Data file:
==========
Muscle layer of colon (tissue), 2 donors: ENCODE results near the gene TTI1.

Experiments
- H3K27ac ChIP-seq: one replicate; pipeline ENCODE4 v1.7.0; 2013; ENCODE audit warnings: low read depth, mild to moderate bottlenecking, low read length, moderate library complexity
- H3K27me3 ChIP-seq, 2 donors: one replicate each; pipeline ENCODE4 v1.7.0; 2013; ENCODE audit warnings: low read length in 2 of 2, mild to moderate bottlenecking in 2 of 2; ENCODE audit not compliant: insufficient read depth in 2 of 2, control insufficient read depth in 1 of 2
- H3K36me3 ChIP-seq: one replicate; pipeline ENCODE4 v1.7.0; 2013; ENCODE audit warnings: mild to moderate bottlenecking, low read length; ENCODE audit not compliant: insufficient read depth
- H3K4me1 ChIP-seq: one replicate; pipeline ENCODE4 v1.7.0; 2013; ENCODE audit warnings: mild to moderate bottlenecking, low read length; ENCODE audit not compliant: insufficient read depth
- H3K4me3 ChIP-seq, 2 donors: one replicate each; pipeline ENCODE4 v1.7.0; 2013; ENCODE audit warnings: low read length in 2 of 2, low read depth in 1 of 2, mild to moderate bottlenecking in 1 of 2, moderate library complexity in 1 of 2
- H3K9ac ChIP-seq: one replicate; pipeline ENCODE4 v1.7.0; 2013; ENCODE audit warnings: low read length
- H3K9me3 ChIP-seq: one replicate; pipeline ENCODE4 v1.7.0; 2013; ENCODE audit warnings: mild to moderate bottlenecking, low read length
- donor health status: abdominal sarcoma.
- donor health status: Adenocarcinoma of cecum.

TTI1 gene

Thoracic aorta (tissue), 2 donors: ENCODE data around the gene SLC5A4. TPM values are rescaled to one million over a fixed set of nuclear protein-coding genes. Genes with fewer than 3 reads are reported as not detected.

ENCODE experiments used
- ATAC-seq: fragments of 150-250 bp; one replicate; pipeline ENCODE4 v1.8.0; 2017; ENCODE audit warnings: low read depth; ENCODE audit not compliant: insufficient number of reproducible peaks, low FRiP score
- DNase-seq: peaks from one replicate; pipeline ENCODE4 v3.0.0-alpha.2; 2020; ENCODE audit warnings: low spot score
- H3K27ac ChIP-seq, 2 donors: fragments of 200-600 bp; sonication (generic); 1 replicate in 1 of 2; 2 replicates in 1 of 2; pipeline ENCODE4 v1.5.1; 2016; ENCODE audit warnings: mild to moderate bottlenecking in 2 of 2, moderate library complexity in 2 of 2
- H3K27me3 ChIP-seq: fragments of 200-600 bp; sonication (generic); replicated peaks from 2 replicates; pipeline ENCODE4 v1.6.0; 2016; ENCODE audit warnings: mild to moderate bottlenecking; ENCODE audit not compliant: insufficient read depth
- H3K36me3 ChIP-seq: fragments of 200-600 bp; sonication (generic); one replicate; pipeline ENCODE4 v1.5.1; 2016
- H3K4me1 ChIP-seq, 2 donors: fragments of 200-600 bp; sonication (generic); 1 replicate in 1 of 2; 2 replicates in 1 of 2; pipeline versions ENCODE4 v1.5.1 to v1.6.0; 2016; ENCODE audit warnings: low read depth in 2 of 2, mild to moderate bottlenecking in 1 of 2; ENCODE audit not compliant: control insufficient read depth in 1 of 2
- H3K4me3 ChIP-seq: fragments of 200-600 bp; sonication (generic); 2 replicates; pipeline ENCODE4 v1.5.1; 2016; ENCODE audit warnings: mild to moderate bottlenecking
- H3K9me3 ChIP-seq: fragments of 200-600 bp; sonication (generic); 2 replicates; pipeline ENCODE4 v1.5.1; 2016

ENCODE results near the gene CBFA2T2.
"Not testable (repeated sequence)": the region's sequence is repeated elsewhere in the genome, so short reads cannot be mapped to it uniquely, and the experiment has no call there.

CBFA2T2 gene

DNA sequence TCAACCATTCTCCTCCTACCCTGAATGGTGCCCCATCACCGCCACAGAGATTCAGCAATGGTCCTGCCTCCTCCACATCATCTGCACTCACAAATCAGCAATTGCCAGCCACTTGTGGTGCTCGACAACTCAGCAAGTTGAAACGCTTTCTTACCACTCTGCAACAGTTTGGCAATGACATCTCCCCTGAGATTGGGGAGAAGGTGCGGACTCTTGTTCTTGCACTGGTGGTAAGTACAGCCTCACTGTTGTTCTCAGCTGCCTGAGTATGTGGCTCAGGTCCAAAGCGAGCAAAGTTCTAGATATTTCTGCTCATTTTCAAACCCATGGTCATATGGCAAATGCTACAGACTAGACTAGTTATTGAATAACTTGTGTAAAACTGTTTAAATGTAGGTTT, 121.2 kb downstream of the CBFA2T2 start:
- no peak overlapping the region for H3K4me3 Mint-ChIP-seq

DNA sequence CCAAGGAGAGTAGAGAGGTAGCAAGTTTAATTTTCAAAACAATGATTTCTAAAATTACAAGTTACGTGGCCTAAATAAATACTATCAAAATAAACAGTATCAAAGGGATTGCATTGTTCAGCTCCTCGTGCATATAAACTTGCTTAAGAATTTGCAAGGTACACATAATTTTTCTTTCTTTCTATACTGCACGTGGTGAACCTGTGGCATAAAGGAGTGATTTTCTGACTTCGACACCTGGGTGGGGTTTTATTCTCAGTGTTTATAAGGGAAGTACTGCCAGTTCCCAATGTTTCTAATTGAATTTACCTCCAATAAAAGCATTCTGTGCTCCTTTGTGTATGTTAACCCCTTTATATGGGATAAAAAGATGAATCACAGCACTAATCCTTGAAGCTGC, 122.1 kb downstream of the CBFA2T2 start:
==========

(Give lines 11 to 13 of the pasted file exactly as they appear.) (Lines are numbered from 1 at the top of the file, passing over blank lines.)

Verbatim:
- donor health status: Adenocarcinoma of cecum.

TTI1 gene

Thoracic aorta (tissue), 2 donors: ENCODE data around the gene SLC5A4. TPM values are rescaled to one million over a fixed set of nuclear protein-coding genes. Genes with fewer than 3 reads are reported as not detected.